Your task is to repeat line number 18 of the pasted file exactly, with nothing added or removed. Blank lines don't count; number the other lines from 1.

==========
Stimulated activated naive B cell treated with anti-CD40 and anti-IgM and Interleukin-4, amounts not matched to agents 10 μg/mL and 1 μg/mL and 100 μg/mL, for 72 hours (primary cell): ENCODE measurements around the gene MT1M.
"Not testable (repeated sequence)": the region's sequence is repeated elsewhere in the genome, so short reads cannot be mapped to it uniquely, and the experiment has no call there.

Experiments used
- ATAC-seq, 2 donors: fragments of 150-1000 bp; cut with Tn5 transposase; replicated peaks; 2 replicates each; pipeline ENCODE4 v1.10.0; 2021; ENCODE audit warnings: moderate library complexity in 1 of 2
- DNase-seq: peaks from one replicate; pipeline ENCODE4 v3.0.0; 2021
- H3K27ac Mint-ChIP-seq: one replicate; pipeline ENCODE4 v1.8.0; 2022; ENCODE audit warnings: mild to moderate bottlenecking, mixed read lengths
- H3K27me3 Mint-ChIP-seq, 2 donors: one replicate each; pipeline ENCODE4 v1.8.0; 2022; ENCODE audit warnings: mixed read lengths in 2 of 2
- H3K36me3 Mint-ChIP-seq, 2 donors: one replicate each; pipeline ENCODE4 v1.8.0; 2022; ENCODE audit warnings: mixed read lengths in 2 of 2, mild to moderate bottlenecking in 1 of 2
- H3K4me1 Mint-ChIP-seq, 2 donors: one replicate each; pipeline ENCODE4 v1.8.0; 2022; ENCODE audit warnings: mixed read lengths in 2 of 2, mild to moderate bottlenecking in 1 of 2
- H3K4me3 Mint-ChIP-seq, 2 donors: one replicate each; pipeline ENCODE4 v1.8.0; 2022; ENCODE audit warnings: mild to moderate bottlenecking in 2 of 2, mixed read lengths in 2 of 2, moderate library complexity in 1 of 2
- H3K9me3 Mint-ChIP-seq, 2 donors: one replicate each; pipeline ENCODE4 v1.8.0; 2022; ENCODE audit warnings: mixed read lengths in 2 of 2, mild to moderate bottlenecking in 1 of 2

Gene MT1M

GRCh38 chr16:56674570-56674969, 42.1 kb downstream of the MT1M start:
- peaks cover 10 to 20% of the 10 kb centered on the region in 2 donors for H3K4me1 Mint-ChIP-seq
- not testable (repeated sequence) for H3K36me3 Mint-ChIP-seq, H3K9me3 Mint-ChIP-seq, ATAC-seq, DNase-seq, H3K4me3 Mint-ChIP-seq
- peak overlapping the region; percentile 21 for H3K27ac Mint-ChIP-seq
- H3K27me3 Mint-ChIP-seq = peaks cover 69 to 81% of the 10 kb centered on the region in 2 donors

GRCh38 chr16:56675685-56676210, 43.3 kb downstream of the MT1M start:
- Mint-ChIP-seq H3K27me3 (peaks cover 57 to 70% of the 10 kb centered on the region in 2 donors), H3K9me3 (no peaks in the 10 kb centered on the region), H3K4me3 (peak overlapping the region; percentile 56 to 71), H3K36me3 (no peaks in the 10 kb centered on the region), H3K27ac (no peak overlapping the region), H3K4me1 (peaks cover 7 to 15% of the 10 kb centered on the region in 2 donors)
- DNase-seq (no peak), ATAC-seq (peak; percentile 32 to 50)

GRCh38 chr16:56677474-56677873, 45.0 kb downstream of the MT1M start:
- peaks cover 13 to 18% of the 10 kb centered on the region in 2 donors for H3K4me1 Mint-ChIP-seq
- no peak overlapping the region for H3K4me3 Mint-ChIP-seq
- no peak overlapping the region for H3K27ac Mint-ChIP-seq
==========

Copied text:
GRCh38 chr16:56675685-56676210, 43.3 kb downstream of the MT1M start: